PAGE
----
HARRISBURG - In a legal battle that could usurp the power of local officials to choose when, and by how much, to raise taxes, a state appellate court is expected to decide soon on a case pitting one of Pennsylvania's wealthiest school districts against some of its taxpayers.

Attorneys for the Lower Merion Area School District faced off in Commonwealth Court on Thursday with Arthur Alan Wolk, a lawyer from Gladwyne, who filed a class-action suit against the district earlier this year.

Wolk claimed, and a Montgomery County Court judge over the summer agreed, that the district misled taxpayers to justify raising taxes above a state-set cap.

The case is being watched closely by parents and taxpayer groups, as well as education officials, who see it as a potential litmus test for who should determine - school officials or the judiciary - how much money is needed to support public education at the local level.

"That would create chaos," Alicia Hickok, who represents Lower Merion school officials, said Thursday when asked about the statewide impact should the district lose the legal battle. "Every decision that a school district made would be subject to anybody going into court and trying to undo it."

Wolk sees that as a positive change.

"If they decide the case on its merits," he said of the panel of Commonwealth Court judges who heard legal arguments Thursday, "it will change the way school districts do budgeting."

Hickok said she expects the court will decide the matter soon, possibly within 60 days.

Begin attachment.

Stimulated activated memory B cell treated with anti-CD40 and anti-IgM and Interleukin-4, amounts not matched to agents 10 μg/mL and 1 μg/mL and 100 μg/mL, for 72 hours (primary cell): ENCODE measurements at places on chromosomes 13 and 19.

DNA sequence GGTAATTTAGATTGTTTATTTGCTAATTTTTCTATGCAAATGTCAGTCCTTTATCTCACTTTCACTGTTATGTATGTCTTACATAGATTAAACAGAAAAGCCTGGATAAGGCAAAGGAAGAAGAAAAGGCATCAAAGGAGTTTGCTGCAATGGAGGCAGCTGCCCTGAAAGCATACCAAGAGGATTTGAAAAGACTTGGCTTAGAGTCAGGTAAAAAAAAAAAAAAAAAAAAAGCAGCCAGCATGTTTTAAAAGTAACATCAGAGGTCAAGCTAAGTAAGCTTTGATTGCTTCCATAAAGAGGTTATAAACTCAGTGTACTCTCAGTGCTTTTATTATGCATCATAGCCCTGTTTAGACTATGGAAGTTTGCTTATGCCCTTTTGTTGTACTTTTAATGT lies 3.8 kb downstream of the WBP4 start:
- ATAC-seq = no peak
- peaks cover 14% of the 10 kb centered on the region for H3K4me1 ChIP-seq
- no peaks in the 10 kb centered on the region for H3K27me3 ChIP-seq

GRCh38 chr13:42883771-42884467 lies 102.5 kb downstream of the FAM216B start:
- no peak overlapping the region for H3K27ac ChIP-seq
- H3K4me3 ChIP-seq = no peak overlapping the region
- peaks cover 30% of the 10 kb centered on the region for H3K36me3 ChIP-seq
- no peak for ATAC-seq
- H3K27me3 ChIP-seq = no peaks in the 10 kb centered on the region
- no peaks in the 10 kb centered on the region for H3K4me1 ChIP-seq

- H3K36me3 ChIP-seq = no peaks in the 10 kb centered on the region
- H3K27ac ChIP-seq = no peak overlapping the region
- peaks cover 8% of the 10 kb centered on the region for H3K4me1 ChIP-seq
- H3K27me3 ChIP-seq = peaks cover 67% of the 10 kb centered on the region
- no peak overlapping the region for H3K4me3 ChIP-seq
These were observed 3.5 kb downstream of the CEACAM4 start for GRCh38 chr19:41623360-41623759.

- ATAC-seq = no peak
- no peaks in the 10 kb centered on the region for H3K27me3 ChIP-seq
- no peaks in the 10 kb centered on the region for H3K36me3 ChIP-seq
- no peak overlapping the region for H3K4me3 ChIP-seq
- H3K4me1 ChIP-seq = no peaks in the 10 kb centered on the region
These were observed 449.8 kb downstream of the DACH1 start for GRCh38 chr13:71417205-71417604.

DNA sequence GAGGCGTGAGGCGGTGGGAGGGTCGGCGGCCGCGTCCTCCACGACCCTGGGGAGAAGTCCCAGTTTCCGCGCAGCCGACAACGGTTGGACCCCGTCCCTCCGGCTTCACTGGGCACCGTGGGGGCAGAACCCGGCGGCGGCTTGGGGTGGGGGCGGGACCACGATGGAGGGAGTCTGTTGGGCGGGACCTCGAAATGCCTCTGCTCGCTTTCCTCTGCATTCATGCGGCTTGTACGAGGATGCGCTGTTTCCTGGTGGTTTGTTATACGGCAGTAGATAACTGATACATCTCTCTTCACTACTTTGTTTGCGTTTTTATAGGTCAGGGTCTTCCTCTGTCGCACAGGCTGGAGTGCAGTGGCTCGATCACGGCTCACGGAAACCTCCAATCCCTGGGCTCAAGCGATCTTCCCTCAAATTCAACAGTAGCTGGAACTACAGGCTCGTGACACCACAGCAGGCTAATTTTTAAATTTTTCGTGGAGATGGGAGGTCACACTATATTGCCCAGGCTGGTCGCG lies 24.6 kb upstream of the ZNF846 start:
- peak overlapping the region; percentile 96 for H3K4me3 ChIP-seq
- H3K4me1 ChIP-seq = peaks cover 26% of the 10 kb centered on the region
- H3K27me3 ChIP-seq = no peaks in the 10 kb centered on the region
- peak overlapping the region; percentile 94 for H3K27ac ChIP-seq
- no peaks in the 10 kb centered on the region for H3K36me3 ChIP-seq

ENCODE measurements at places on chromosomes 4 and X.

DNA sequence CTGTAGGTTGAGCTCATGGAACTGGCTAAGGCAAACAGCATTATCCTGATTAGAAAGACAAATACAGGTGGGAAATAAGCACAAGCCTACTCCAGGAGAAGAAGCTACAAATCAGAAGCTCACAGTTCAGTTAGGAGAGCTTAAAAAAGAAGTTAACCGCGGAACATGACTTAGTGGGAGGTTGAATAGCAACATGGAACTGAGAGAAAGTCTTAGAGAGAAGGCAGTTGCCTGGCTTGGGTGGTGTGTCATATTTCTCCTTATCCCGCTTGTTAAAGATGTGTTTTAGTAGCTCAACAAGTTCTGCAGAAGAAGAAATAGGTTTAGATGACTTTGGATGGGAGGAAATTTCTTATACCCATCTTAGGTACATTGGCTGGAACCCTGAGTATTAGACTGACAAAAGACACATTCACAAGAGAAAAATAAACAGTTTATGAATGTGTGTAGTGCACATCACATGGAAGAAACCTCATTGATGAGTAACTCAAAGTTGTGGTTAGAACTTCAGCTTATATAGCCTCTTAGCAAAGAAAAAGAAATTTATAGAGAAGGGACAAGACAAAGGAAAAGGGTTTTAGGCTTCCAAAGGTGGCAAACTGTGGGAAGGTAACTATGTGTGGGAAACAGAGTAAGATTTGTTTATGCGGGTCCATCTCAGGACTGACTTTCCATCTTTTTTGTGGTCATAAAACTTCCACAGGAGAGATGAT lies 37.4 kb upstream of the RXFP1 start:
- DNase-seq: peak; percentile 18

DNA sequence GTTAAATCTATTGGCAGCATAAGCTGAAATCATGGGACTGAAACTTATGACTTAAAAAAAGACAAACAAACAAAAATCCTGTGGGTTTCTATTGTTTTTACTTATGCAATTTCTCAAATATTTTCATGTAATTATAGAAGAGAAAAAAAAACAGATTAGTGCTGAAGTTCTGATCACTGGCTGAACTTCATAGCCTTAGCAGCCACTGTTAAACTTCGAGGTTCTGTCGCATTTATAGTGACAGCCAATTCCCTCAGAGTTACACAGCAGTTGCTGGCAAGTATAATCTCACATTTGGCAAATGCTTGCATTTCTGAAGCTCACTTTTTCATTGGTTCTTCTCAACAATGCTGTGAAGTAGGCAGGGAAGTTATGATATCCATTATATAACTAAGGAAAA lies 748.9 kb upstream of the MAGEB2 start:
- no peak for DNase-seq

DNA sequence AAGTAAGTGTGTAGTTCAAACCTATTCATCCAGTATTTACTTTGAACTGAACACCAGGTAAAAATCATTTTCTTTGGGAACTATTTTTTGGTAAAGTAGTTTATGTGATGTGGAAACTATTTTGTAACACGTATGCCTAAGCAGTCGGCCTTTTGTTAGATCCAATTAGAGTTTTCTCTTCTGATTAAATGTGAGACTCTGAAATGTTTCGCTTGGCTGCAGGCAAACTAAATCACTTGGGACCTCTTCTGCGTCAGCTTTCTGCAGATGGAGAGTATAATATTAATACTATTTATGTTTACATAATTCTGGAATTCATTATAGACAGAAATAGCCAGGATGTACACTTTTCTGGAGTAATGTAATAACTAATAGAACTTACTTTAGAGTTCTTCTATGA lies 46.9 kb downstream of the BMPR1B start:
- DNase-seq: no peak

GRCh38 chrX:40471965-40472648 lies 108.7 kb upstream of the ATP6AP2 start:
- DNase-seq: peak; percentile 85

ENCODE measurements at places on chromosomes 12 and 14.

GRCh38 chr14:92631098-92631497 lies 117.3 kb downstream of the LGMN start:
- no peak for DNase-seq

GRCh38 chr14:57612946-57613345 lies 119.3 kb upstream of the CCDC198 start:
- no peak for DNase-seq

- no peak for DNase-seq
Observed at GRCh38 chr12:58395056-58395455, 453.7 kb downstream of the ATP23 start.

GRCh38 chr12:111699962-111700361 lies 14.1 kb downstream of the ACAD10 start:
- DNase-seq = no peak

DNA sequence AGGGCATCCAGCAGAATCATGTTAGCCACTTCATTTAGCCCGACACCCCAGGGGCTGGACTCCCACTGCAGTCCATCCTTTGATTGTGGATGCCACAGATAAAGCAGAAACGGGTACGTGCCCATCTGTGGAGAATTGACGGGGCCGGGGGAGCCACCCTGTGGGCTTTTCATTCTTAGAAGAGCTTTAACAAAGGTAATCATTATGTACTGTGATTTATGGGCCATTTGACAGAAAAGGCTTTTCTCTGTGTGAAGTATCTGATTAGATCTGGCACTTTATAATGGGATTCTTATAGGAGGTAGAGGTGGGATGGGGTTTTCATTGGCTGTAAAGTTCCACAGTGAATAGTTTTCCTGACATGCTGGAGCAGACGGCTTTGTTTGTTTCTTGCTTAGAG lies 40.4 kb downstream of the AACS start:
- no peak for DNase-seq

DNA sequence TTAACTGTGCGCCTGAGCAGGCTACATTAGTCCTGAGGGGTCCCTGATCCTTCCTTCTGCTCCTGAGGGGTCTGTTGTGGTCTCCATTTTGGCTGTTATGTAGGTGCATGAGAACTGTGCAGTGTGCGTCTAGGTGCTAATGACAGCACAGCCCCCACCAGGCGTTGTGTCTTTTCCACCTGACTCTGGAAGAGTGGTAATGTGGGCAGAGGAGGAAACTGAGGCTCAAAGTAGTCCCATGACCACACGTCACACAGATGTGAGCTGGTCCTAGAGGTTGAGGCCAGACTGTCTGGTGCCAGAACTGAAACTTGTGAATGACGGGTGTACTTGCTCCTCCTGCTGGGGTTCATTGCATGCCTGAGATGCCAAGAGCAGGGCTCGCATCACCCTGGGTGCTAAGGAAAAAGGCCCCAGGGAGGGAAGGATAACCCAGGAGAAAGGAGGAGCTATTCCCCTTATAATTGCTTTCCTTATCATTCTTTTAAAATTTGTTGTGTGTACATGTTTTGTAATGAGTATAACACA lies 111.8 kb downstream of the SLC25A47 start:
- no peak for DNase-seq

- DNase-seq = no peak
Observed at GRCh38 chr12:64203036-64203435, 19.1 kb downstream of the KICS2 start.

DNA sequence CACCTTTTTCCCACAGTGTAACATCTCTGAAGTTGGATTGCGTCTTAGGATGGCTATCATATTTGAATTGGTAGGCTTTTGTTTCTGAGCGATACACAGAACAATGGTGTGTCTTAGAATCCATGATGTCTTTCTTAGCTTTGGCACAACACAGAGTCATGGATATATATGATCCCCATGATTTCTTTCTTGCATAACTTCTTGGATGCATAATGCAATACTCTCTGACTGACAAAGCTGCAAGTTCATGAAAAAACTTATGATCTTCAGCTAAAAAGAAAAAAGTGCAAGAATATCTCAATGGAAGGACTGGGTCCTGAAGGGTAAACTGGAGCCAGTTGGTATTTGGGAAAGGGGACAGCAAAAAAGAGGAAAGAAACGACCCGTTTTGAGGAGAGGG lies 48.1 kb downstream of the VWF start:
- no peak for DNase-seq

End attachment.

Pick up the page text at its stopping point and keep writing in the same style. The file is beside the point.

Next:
At the heart of the case is the Lower Merion district's decision to raise taxes by 4.4 percent for 2016-17 - or more than the state-set ceiling on such hikes - when it actually had millions of surplus dollars. The current school millage is 27.3963; for Wolk, who owns a property with an estimated market value of $2 million, that translates to a $30,000 annual tax bill, according to public records.

Pennsylvania places a cap on how much school districts can raise taxes without first getting voter approval. But school districts can circumvent such referendums by getting special approval from the state Department of Education, if they can show that they need the money for specific purposes, such as special education.

Lower Merion did receive approval from state education officials for its hike, as Hickok noted several times during legal arguments Thursday.

"This was a school board that had taken time . . . to do this right," Hickok told the judges. "The idea that they did something fraudulent is just a mistaken characterization."

After Wolk sued, Montgomery County Judge Joseph A. Smyth ruled over the summer that the district could increase taxes for 2016-17, but by no more than 2.4 percent.

He left open the question of whether residents should receive rebates or refunds on their school tax bills. But he said he would consider forming a trust to collect "improperly" accumulated past taxes - an estimated $1,400 per household - if it was determined that all Lower Merion taxpayers were plaintiffs.

After Smyth's ruling, the board said that should it stand, it could eliminate $4 million targeted for special education and retirement benefits in the coming year.